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Our Daily Bleg: How to Fairly Divide an Estate?

A while back, we ran a bleg in which a reader needed help dividing up a loved one’s furniture and other property. Now a reader named M. writes with a trickier and more philosophical estate-dividing problem:

(Photo: Jack Hollingsworth)

My grandmother is 93 and in decent health.  She has 4 biological children, 10 grandchildren, 23 great-grandchildren and a great-great-grandchild is possible (the oldest great-grandchild is married.) She has a decent amount of assets; barring unforeseen circumstances her estate will be a few million dollars.
From the perspective of fairness, one might say the estate should be divided equally between the four children.  From a purely biological perspective, an individual wants to see that his or her genetics be passed on to future generations. In our case, while one of the children produced two grandchildren who in turn have only one of the great-grandchildren, another child produced 5 grandchildren and they in turn 10 of the great-grandchildren.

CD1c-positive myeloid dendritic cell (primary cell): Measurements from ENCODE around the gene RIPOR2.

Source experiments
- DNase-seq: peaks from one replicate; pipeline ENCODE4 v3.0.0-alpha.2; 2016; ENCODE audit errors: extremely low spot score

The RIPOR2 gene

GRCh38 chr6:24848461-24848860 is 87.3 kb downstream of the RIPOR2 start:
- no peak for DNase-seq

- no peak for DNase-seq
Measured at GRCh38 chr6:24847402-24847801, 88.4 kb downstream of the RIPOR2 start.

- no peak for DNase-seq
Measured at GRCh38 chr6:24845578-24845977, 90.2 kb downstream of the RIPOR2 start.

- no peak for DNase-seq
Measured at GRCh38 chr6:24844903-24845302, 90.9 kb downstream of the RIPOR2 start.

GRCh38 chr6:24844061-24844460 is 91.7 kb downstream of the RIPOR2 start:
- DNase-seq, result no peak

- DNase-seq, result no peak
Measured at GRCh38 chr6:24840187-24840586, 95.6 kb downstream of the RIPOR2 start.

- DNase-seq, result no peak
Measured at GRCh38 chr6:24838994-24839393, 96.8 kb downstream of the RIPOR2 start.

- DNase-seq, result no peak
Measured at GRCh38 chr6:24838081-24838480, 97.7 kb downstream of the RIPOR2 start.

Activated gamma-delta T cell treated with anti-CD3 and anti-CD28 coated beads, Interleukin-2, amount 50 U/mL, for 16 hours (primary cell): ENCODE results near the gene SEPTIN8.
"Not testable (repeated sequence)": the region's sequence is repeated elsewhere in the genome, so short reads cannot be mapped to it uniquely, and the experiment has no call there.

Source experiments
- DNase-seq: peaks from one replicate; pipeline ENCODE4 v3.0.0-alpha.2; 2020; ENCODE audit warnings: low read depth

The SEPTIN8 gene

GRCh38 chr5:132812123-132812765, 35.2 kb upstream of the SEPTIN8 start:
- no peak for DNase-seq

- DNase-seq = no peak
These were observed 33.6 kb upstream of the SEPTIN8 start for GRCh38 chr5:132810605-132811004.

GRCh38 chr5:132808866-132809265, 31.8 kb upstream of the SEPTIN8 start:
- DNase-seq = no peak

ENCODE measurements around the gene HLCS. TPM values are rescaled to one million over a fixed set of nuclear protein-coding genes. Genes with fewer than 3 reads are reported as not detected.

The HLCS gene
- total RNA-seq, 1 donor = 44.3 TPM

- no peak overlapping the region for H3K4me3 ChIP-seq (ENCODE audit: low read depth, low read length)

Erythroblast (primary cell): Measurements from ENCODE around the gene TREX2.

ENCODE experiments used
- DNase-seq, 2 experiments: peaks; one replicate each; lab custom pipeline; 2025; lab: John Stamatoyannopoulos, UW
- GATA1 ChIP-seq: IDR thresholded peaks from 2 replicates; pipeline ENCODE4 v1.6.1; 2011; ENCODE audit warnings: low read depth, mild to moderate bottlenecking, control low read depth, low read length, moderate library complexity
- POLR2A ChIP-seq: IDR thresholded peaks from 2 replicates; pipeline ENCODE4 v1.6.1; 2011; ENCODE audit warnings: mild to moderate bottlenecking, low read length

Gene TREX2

Is there a formula for dividing an estate like this that balance the equality of each child with recognizing the value of the passing on of genetics to the deeper generations?

Call me naive, but I’ve never considered gene-passing one of the factors to consider in dividing an estate. I’m sure M. would love to hear from people who’ve had experience (successful or otherwise) in a situation like this, whether from the inheritance side or the legal/accounting/consultant side.